What am I doing in this line?I follow this with something as unlikely as Chinese science fiction. ALL TOMORROW'S PARTIES (Yu Lik Wai, China 2003) is set in the mid 21st century, and may or may not be an allegory over Mao's cultural revolution. It is set in a no-mans land on the border between China and Korea, where we follow some stranded refugees, who try to avoid being put into "re-education centres". The people in the film don't have much fun and actually don't really do very much at all. The whole thing looks drab and is very dreary and depressing, without being particularly moving. The only interesting aspect is the influence of Western avant garde rock and post-punk music, such as the title (picked from a song by The Velvet Underground) and a scene scored with a loud Joy Division number.

DANCING (Patrick-Mario Bernard, Xavier Brillad and Pierre Trividic, France 2002) is, simply put, French bollocks, and I'm not just saying that because of the instances of rather graphic gay sex on display! A scriptwriter lives in an old dance hall together with an artist who does installations and photos featuring teddy bears. The artist becomes obsessed with a photo of a pair of Vaudeville comedians in little-girl drag. Eventually, one of them starts appearing to him in the flesh, living in the basement of the house and acting as a sort of doppelganger. Things go from weird to worse and end on a suitably pretentious note, with dozens of identical copies of a visiting art gallery owner sneaking out in the night to perform low-impact aerobics on the floor! Huh? There are flashes of interest and actually one or two moments that are strangely compelling, such as the doppelganger's first eerie appearance, but on the whole this just a curio that won't be seen outside film festivals.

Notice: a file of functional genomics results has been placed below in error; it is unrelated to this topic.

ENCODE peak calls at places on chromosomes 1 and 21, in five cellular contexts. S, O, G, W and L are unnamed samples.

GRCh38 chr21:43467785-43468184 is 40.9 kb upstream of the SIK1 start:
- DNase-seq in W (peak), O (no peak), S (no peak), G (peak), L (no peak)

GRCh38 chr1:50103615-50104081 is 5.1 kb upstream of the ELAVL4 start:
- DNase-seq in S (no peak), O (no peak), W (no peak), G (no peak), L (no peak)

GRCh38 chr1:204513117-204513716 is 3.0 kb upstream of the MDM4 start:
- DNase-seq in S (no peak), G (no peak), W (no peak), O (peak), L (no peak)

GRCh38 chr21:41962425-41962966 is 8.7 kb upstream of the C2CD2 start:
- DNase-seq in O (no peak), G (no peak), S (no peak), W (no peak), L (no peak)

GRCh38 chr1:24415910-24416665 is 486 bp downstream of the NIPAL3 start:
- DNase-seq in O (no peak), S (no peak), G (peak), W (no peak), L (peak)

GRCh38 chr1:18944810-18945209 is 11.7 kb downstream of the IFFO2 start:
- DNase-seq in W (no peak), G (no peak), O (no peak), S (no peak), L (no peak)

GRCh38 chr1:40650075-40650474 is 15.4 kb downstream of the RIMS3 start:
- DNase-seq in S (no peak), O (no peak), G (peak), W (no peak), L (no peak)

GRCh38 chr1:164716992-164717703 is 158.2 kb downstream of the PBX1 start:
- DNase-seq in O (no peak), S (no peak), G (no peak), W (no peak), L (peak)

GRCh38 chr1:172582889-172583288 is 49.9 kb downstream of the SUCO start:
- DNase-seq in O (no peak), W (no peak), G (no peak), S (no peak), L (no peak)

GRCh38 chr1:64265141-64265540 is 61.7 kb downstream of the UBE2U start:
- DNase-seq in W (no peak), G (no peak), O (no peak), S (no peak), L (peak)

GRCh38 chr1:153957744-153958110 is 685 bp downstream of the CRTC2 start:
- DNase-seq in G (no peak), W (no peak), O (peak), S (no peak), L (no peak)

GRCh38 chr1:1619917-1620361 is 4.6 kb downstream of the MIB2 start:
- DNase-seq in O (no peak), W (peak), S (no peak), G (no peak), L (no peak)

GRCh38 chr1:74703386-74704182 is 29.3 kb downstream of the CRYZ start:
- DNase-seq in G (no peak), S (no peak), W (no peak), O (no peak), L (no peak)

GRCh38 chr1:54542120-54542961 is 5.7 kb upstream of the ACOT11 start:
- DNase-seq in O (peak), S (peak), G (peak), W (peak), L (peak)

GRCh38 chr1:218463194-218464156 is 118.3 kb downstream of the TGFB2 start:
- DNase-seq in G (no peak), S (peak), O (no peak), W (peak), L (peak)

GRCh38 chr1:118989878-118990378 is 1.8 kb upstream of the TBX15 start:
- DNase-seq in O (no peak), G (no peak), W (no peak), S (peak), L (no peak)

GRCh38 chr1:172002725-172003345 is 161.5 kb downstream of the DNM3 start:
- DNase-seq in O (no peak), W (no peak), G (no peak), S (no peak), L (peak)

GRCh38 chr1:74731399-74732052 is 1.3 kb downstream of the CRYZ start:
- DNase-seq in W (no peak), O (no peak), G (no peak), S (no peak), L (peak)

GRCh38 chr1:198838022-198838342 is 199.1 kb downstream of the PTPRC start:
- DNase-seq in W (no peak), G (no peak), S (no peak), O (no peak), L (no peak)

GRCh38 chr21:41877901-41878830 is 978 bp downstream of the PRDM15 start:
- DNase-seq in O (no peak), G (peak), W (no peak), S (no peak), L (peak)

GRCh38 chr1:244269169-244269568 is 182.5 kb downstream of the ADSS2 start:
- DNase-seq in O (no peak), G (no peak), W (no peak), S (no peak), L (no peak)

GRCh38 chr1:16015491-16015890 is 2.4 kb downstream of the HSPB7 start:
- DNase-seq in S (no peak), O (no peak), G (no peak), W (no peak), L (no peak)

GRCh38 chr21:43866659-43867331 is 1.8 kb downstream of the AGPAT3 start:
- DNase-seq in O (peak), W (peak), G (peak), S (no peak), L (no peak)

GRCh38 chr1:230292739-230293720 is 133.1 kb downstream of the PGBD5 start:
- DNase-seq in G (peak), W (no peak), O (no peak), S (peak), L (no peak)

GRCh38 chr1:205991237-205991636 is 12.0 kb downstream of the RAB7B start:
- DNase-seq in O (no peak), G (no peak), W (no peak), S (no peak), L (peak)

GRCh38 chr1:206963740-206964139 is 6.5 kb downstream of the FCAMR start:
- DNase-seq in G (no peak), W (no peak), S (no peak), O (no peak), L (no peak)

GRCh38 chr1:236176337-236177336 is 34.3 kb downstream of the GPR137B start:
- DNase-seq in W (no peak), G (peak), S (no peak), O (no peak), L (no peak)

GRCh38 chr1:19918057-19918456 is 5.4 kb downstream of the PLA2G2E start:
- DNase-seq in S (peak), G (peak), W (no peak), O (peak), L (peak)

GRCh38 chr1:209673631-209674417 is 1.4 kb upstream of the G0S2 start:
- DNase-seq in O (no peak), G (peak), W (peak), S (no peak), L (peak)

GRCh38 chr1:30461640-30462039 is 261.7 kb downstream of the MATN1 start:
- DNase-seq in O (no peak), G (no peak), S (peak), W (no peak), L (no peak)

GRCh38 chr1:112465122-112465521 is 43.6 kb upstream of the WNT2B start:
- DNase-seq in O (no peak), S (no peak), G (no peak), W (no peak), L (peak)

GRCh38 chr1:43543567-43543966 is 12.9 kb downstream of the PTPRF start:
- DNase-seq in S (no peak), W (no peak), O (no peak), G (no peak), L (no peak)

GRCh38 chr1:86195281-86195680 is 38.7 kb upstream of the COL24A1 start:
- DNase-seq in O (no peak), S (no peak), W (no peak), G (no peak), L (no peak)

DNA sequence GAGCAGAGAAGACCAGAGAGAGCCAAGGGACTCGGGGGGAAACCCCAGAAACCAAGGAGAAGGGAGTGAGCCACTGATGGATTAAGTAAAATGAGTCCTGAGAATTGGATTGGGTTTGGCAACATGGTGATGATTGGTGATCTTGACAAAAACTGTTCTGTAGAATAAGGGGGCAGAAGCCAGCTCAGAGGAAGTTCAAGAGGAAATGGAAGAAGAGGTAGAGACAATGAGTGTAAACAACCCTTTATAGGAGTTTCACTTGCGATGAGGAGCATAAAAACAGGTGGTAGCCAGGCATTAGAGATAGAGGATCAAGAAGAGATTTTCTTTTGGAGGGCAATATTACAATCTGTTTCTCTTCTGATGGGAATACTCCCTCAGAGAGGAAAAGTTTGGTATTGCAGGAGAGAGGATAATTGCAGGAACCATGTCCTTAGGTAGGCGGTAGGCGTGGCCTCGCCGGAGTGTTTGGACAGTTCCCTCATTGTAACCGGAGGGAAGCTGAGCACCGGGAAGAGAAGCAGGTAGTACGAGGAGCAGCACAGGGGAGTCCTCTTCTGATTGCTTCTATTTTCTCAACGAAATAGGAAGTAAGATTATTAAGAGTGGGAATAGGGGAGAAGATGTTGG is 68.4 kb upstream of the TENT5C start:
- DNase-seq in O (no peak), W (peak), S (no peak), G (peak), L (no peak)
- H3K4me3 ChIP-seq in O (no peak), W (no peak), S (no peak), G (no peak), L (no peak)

This was really one bad French film too many, but fortunately, before I start forming my own S.W.A.T. team together with some of the other disgruntled festival goers, there's DEAD END (Jean-Baptiste Andrea and Fabrice Canepa, France-USA 2003). The film is competently shot in English with mainly American actors. A family (led by "Laura Palmer's dad" Ray Wise) is en route to their Christmas holidays when they have a near-accident on the highway. Before you can say CARNIVAL OF SOULS, everything start going wrong: the road seems to go on forever, a mysterious woman carrying a dead baby starts haunting them, all clocks have stopped on 7:30, and the family members become abducted one by one by a hearse-like car, only to return dead and horribly mutilated. The films works pretty well for what it is, and while there's not much gore there's a spooky atmosphere and some good scares. The story becomes really interesting when the surviving family members start going crazy and turn towards each other, with the wife being the worst nutcase! The whole thing is not unlike the horror film equivalent of a McDonald's hamburger: junk food that could have been made anywhere in the world, but quite acceptable as long as your expectations are set at the right level.